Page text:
February 22nd, 2011
12:01 AM ET
The more mammograms your doctor interprets every year, the better your doctor becomes at determining whether there’s really breast cancer present, according to a new study to be published in the journal Radiology.
The study finds that doctors who interpret a higher yearly volume of mammograms have fewer false-positives, meaning they call fewer patients back in for additional testing.
Perhaps surprising to many people, low volume and high volume radiologists were equally good at catching breast cancer; it’s just that low volume doctors sounded more false alarms so to speak.
“We found that radiologists who interpreted more mammograms a year had clinically and statistically significantly fewer false-positive findings – without missing more cancers,” says Diana S.M. Buist, Ph.D., MPH, the study leader, in a written statement. “That means radiologists with higher ‘interpretive volumes’ could identify the same number of cancers, while making fewer women come in for extra tests that showed they did not have cancer.”
Radiologists in the United States are required by the Food and Drug Administration to interpret at least 960 mammograms in two years. But that could change. In Europe and Canada, the required number is five times higher.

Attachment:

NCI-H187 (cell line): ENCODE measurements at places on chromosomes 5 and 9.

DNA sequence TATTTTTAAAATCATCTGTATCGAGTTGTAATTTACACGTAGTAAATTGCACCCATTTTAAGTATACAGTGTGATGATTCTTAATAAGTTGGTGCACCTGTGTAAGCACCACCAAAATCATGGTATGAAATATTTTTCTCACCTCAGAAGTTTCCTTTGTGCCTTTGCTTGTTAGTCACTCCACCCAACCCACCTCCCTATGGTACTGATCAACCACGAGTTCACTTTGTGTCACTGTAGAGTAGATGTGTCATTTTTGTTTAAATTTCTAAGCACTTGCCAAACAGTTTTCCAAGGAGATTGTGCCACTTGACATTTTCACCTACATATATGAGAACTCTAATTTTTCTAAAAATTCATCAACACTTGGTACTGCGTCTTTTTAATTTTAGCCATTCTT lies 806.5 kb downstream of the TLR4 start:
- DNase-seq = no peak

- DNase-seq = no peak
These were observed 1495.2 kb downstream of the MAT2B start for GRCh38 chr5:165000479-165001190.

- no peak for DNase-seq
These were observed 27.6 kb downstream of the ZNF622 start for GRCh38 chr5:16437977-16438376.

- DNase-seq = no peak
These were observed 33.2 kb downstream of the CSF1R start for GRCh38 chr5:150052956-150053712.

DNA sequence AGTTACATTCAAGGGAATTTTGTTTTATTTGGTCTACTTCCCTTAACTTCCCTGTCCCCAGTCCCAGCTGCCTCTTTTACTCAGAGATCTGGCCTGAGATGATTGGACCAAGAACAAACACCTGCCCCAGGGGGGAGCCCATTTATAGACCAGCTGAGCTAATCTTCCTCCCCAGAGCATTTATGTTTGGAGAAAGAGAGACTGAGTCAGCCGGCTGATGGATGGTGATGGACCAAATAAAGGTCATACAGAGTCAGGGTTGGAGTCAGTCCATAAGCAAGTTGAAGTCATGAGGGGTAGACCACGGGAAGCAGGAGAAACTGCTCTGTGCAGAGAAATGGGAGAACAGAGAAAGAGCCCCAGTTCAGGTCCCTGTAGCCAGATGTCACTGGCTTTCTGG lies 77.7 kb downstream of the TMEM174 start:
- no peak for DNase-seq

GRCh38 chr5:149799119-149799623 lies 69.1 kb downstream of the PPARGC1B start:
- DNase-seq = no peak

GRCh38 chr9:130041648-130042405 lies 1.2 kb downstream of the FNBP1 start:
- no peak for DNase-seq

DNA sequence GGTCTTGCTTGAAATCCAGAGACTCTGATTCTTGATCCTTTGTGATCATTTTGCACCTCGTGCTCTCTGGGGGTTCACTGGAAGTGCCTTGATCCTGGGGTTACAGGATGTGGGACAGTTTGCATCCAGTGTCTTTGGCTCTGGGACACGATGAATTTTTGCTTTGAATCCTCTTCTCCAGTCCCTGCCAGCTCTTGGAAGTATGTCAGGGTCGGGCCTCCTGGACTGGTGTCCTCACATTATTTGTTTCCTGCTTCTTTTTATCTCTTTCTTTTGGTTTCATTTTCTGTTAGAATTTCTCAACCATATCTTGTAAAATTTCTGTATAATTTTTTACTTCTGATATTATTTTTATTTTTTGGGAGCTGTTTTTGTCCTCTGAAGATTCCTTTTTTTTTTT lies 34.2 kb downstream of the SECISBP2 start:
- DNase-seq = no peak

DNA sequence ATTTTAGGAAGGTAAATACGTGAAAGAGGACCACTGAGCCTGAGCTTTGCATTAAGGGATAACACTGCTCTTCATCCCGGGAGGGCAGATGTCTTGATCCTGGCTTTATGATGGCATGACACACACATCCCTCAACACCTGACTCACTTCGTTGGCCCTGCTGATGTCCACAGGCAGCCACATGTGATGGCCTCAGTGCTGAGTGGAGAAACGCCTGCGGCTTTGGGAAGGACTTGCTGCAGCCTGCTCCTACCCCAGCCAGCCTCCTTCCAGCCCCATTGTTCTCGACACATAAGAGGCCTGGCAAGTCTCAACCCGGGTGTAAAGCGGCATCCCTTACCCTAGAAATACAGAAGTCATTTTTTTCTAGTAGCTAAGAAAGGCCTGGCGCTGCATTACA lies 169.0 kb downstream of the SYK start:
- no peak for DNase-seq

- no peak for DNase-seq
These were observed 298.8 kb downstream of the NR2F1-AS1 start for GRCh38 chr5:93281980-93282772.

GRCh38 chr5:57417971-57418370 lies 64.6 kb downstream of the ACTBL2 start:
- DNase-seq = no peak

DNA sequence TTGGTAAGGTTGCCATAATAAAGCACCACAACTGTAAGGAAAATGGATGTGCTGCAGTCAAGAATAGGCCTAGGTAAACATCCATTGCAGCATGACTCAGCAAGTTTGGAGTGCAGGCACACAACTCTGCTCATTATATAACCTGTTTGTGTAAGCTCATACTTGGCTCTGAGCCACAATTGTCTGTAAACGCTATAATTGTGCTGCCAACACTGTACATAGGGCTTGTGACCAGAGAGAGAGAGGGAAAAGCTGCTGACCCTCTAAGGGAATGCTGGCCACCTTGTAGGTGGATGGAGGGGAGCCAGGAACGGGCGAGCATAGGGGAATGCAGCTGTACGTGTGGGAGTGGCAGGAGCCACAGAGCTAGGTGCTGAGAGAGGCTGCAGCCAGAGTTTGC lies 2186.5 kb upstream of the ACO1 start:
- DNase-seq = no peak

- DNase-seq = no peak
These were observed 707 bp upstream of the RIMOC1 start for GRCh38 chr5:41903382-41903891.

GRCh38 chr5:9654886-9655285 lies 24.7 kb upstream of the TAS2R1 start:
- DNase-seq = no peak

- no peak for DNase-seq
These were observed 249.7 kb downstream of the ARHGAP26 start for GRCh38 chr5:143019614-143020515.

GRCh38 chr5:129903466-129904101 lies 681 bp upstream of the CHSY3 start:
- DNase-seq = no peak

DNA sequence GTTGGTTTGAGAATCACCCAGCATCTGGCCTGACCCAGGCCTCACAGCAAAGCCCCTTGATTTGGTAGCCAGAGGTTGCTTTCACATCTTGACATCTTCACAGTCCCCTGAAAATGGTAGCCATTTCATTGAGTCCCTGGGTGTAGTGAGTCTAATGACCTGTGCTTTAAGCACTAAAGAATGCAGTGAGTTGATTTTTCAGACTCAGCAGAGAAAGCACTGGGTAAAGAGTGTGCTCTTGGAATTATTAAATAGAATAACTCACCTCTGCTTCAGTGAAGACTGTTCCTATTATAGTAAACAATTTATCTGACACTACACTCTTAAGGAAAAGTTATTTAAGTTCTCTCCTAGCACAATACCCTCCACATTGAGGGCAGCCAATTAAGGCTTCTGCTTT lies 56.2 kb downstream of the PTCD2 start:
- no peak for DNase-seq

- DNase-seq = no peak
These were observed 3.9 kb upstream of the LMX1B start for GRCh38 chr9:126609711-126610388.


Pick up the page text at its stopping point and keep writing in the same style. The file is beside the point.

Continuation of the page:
“Based on these data, it would be beneficial if U.S. volume requirements could be increased to 1,000 or 1,500 screening mammograms per year,” says Buist.
But some radiologists, for example those practicing in rural areas, simply do not see enough patients to reach high volumes. Raising the required number of mammograms a radiologist has to interpret every year could potentially put those doctors out of practice – and their patients at risk.
“Some women may not be able to get care, because if you take out the radiologist and the small practices where they’re currently going to get this screening, there may not be another facility nearby that they have access to” says Dr. Stamatia Destounis, managing partner, Elizabeth Wende Breast Care, LLC. The end result could be fewer patients getting screened for breast cancer.
That means implementing a policy aimed at reducing anxiety and saving money – $1.6 billion is spent every year in extra testing after a false-positive – could actually result in more deaths from breast cancer.
Dr. David Dershaw, professor of Radiology at Cornell University Medical College, disagrees with the study’s policy recommendation. “I would not argue for raising the number beyond what it is,” he says. “The difference in the call-back rates was really not tremendous.”
The study also finds that radiologists who interpret diagnostic mammograms in addition to initial screening mammograms had fewer false positives. This study used information from 783,965 screening mammograms interpreted by 120 radiologists over five years.
From around the web
About this blog
Get a behind-the-scenes look at the latest stories from CNN Chief Medical Correspondent, Dr. Sanjay Gupta, Senior Medical Correspondent Elizabeth Cohen and the CNN Medical Unit producers. They'll share news and views on health and medical trends - info that will help you take better care of yourself and the people you love.